We haven’t left Covid behind, even though the end of the health emergency has been declared. “There remains the threat of another emerging variant capable of causing new waves of disease and death”, but also the “threat of another emerging pathogen with even more deadly potential” says the director-general of the World Health Organization (who), Tedros Ghebreyesus. For this reason, one of the calls launched by the World Organization is to collaborate: “I urge all Member States to engage constructively and urgently in the negotiations on the Pandemic Agreement and on the International Health Regulations, so that the world never again has to face the devastation of a pandemic like Covid”. “The end of Covid 19 as a global health emergency is not the end of Covid 19 as a global health threat… When the next pandemic knocks, and it will, we must be ready to respond decisively, collectively and fairly,” he added. .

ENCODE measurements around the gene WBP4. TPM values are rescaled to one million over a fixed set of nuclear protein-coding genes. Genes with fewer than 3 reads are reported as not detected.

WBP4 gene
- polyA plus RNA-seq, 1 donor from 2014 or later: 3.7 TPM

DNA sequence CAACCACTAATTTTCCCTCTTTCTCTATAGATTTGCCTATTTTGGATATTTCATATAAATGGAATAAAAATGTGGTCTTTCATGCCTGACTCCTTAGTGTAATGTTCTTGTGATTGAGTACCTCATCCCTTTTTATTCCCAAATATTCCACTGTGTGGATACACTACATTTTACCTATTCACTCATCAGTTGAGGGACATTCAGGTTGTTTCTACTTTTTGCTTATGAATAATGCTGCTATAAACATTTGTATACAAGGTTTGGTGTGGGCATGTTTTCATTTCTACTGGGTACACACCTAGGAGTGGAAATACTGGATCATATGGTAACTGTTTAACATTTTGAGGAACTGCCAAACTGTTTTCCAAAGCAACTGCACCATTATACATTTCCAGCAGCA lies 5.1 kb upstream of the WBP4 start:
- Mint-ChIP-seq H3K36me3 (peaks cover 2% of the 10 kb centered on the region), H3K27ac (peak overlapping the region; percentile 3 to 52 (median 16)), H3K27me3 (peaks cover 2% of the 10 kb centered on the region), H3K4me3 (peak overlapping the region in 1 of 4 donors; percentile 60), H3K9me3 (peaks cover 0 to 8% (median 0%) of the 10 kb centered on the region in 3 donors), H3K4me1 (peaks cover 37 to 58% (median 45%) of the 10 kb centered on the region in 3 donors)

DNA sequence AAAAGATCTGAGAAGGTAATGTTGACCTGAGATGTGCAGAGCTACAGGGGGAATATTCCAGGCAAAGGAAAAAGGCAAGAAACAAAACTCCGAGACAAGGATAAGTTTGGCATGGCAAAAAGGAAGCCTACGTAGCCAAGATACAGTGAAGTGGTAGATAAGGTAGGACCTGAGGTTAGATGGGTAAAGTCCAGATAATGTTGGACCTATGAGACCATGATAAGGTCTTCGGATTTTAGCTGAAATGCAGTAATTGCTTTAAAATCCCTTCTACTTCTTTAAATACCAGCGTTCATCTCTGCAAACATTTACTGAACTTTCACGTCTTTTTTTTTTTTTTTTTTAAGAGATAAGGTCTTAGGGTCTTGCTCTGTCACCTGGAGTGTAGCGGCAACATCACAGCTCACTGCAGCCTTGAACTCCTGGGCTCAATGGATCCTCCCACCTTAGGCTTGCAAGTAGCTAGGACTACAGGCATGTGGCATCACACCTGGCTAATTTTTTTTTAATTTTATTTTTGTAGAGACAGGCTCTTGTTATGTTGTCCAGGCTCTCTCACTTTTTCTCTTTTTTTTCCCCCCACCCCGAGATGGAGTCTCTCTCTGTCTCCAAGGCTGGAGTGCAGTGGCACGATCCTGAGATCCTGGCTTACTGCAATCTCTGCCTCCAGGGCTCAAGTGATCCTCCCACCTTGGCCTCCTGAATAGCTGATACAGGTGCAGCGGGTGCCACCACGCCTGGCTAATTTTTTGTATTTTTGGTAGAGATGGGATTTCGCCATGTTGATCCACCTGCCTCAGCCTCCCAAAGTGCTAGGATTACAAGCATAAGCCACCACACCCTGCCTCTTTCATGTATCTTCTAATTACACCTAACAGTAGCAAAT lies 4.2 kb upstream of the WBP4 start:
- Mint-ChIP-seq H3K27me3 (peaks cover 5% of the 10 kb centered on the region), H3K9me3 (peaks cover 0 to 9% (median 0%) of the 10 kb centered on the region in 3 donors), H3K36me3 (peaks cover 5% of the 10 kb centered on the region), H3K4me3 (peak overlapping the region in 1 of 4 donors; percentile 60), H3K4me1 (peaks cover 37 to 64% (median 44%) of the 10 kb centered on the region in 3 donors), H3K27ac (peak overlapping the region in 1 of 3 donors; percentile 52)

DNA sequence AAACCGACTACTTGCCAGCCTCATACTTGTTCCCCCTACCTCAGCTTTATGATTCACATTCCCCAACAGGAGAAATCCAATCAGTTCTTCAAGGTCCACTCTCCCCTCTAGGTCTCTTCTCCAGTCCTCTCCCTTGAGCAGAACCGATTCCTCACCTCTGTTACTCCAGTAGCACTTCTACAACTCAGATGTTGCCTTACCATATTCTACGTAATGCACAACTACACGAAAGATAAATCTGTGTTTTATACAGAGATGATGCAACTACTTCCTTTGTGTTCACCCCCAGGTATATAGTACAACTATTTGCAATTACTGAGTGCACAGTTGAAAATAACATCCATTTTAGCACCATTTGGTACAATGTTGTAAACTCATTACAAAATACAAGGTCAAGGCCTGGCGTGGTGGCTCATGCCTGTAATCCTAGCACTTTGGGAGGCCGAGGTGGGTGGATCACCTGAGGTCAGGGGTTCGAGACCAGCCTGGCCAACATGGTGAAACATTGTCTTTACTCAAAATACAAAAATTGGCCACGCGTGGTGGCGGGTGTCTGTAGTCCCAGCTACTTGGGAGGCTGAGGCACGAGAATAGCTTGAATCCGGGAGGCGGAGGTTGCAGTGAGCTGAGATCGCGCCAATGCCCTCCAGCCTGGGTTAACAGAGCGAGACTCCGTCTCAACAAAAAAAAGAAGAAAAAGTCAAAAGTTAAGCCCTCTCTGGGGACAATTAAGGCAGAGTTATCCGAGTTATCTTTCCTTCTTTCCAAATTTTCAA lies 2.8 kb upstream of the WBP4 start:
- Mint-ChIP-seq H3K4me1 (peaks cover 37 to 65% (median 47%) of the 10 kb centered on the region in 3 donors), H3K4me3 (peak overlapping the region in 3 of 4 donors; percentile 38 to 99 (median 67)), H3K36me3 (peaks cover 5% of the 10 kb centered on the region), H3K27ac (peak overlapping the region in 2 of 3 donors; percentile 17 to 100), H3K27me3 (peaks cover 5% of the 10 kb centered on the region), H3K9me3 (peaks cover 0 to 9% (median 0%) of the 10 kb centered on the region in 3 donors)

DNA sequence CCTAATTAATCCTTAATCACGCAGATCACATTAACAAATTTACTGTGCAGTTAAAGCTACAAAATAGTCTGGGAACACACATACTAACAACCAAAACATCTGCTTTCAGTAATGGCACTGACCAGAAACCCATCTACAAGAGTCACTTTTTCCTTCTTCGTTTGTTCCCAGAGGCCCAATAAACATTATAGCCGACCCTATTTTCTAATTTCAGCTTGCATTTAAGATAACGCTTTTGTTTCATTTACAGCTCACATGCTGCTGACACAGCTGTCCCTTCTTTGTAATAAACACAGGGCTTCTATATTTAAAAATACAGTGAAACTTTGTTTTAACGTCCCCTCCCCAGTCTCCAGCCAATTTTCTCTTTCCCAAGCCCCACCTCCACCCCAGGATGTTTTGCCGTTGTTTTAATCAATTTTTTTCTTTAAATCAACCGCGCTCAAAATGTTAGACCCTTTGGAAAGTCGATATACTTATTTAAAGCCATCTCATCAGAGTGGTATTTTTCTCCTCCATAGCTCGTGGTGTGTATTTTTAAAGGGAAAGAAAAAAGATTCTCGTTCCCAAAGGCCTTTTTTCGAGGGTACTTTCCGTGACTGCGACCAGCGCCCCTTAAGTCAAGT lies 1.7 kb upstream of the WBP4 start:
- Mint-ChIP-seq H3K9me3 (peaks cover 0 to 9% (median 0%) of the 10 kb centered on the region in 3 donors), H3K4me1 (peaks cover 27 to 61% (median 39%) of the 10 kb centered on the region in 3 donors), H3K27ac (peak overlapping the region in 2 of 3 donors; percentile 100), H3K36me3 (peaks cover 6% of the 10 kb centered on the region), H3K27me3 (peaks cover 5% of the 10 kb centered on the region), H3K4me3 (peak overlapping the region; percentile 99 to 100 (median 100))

How scary the prospect of a new pandemic can be comes from the WHO’s own elaborations. During the period 2020-2021, the Covid-19 has provoked 336.8 million years of life lost globally, resulting in the premature deaths of millions of people who have contracted the virus. “This is equivalent to an average of 22 years of life lost for each excess death,” WHO explains in a statement. “The COVID-19 pandemic is an important reminder that progress is neither linear nor guaranteed – warns Samira Asma, WHO Deputy Director-General for Data and Analysis – To stay on track towards the SDG agenda 2030 (Sustainable Development Goals), we must act decisively and collectively in order to have a measurable impact in all countries“. The World Health Statistics report with data up to 2022 notes that significant improvements in maternal and child health have been observed since 2000, and the incidence of infectious diseases such as HIV, tuberculosis and malaria has also decreased. along with a reduced risk of premature death from noncommunicable diseases and injuries. Together, these have contributed to an increase in global life expectancy from 67 years in 2000 to 73 years in 2019, the report said. But the Covid pandemic has contributed to weakening many health-related indicators. The study highlights, among other things, a stagnation in health progress of key health indicators compared to the trends observed in the period 2000-2015 as well as the growing threat of non-communicable diseases and climate change.